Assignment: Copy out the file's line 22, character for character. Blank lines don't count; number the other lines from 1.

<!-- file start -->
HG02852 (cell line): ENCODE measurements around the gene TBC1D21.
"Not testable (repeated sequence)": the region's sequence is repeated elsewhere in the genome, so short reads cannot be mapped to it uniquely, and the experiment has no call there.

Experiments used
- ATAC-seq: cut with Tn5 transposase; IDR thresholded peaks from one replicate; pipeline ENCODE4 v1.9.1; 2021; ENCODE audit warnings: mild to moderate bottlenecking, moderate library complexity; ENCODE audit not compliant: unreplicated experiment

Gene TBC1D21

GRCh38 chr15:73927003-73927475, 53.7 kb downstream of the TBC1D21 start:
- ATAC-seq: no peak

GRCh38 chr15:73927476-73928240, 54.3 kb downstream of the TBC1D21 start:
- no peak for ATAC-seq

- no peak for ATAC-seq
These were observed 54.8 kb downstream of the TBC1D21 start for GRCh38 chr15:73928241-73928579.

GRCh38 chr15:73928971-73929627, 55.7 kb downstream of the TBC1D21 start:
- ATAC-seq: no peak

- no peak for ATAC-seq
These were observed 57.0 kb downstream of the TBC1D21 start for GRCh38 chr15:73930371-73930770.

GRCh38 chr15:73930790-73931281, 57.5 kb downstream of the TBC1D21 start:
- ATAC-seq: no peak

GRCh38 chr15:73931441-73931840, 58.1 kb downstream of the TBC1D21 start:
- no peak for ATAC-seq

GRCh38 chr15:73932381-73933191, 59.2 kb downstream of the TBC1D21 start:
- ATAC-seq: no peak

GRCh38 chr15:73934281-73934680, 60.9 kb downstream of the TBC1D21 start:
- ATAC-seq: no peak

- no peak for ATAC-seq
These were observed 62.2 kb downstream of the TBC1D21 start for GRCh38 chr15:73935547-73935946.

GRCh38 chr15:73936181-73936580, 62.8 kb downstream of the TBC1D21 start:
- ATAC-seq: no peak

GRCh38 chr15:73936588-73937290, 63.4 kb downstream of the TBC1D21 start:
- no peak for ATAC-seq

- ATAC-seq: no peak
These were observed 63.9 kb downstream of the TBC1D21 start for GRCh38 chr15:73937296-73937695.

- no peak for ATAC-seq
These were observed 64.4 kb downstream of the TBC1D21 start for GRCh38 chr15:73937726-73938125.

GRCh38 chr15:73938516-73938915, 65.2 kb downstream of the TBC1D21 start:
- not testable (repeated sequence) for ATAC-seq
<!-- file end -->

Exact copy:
GRCh38 chr15:73934281-73934680, 60.9 kb downstream of the TBC1D21 start: